This morning, at the ungodly hour of 9:00am on a Saturday, I heard the doorbell ringing. I hastily put down my Amy Tan novel, reaching for my pagne to tie around my waist, shuffling and mumbling down the hallway to the front door. Expecting one of the doormen to ask me to move my car, I raised my eyes to see a Congolese woman at my door step. I let her speak for a minute, assuming she had the wrong apartment and would soon realize it. But wait…she was speaking to me in Lingala!
I took me a few seconds to process that:
(1) she was speaking to me in Lingala and I was letting her voice lull me because I liked the sound of it
(2) I did not in fact understand Lingala
(3) I was flattered that she tried to speak to me in her language. Was it the pagne that made me look oh-so Congolese? Or that I was a young woman in a large apartment thus making me a probable Belgian from an ex-Colonialist family?
(4) She was convinced that she had the right apartment
I asked her to repeat in French, which she did with no trouble:
“I am the cleaning lady upstairs and I lost a flip-flop on your balcony, can I come retrieve it?”
On my balcony, she leaned over to retrieve the flip-flop, only to discover that it had fallen on the ledge of the balcony below mine. I offered the longest broom I had but, even while being perched dangerously over the edge wielding the broom at the end of her grip, the tip fell a few inches short of the flip-flop.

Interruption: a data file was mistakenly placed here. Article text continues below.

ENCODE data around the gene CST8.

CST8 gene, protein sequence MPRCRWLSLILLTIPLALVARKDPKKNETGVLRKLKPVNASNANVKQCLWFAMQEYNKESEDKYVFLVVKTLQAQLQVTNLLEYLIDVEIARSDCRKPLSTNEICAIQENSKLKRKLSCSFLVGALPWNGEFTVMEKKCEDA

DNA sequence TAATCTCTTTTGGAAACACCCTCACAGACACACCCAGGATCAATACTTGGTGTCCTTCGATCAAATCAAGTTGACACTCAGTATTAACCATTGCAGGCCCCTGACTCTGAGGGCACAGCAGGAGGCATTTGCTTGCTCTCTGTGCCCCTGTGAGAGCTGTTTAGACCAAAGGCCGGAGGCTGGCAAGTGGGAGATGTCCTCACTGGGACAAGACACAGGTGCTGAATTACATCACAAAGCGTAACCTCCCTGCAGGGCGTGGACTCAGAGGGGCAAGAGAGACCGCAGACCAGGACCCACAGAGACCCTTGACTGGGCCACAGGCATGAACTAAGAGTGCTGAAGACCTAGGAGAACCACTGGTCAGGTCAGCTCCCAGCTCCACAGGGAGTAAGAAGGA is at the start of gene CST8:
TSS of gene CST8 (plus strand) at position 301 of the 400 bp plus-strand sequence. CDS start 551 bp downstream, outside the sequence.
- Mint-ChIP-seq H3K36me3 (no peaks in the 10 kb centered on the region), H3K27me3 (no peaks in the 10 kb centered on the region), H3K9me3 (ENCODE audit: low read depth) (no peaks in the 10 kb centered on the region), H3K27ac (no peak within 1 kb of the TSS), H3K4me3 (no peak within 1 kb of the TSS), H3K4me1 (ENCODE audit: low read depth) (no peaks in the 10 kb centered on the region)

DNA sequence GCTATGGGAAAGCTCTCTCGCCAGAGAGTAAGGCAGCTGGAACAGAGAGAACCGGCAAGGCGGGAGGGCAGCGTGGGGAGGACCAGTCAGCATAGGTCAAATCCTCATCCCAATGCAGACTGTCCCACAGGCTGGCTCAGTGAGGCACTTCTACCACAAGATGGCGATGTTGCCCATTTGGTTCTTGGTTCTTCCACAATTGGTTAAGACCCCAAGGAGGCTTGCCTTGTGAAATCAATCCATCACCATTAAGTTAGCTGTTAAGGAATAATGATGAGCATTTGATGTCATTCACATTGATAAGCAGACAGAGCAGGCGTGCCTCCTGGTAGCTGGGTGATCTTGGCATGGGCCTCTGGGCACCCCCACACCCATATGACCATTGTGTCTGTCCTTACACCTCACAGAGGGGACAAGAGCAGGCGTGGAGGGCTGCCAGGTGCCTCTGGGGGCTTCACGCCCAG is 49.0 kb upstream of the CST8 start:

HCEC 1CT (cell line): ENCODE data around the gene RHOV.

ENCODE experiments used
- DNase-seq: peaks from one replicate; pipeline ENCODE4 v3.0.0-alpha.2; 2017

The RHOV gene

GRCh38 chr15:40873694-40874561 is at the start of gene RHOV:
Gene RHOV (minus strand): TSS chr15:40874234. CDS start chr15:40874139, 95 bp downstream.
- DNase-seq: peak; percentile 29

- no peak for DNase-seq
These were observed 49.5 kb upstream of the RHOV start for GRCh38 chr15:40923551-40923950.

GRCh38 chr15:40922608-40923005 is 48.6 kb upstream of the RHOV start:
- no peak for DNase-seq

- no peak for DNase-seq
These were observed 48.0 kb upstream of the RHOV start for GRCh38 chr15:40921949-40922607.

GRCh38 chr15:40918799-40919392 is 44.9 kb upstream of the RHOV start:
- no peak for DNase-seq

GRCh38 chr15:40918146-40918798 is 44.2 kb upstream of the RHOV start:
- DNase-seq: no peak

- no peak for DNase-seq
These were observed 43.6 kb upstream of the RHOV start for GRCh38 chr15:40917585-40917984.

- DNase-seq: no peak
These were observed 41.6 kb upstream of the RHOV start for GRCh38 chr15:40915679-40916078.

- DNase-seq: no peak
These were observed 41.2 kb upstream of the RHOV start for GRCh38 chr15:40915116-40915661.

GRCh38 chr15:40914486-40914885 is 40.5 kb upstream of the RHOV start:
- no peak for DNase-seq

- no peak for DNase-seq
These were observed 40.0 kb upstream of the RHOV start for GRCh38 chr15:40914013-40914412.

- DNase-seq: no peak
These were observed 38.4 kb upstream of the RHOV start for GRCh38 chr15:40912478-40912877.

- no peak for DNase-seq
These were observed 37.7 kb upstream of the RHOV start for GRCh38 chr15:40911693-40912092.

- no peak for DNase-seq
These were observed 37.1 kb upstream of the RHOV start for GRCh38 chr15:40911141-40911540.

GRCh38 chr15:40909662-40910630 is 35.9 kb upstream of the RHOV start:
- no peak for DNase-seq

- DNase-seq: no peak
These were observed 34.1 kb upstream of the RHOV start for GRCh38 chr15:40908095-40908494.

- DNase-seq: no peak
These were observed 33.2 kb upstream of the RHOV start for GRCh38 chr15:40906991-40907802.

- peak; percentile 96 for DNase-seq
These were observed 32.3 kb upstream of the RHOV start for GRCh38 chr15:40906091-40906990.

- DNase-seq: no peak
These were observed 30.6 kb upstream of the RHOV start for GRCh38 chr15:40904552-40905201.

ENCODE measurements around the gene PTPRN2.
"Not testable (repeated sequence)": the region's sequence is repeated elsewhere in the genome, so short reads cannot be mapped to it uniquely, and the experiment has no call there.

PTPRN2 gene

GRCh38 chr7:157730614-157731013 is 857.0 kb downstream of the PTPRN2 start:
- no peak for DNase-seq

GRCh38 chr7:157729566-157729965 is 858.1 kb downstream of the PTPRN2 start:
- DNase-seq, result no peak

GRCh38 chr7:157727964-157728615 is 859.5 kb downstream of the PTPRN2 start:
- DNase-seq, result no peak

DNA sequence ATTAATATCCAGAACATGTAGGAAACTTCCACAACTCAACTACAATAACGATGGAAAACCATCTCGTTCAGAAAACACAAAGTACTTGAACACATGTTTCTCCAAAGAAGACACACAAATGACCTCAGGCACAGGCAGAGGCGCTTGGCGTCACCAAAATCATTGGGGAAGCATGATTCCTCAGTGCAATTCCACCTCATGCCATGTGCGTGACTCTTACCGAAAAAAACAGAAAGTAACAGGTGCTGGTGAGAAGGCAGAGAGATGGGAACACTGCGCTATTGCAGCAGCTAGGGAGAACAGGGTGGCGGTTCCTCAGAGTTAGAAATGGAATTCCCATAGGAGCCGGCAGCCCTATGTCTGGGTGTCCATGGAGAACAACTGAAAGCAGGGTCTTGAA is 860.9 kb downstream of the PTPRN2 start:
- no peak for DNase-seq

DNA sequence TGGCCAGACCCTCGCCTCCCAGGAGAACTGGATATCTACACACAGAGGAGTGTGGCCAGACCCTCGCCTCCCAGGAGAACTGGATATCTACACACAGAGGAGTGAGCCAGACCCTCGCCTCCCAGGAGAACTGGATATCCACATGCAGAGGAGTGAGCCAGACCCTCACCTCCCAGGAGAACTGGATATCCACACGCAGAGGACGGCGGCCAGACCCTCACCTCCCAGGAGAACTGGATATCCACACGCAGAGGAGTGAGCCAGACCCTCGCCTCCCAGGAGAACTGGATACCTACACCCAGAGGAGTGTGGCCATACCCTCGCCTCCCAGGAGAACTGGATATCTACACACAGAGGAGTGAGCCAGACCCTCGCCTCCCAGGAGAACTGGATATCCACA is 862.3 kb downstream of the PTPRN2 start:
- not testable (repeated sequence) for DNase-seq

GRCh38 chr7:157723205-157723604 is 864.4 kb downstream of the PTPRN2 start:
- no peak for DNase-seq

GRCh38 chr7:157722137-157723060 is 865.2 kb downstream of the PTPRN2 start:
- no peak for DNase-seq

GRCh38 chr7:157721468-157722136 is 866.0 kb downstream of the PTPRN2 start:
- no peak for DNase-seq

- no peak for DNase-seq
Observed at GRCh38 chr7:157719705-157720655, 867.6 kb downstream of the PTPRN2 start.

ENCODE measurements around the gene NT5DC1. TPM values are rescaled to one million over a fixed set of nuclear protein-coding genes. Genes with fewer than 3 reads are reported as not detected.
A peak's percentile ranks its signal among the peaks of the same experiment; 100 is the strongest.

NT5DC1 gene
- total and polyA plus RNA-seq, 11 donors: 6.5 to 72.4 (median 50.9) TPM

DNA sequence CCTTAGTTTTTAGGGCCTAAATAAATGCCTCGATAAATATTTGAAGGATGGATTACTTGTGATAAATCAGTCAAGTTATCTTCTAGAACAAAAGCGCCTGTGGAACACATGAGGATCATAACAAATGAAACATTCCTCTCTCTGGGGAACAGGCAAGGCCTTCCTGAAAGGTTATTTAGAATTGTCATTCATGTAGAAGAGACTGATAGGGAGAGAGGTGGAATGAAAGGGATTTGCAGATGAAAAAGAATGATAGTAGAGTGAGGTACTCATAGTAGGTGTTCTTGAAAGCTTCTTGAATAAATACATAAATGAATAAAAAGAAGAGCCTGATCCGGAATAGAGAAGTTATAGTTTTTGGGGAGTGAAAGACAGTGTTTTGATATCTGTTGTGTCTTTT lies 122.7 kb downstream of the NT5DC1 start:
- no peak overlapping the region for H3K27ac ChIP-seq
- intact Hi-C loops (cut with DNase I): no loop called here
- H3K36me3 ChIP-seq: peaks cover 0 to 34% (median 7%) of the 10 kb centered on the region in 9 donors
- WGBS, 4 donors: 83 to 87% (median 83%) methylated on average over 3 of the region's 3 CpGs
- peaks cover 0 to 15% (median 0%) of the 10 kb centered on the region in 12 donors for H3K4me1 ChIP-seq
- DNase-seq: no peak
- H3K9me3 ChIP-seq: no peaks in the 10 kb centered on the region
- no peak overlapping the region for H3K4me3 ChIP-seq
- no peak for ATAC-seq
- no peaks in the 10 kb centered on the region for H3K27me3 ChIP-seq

She left dejected.
Fifteen minutes later, she’s at my door again holding the longest broom I’ve ever seen, explaining that the downstairs neighbors are gone on vacation (lucky buggers). She tries reaching the flip-flop again but is unsuccessful.
Being the smart cookie that I am, I offered a sturdy piece of rope that we tied around the head of the broom. She was then able to dangle the broom in the direction of the flip-flop to brush it off the edge and onto the street below. Unfortunately, the head of the broom being on top, the whole contraption was unwieldy and its off-set center of gravity made it hard to control, pushing the flip-flop further towards the inside edge of the ledge.
Being the smart cookie that she is, she asked for my broom again, tied the two brooms together tightly and went at it again. She had to rearrange the device several times until it was long enough to touch the ledge. Then, with a graceful sweep of the broom, she brushed the flip-flop from the ledge unto the street.
She thanked me profusely and ran downstairs to rescue the flip-flop before someone else could get their hands on it.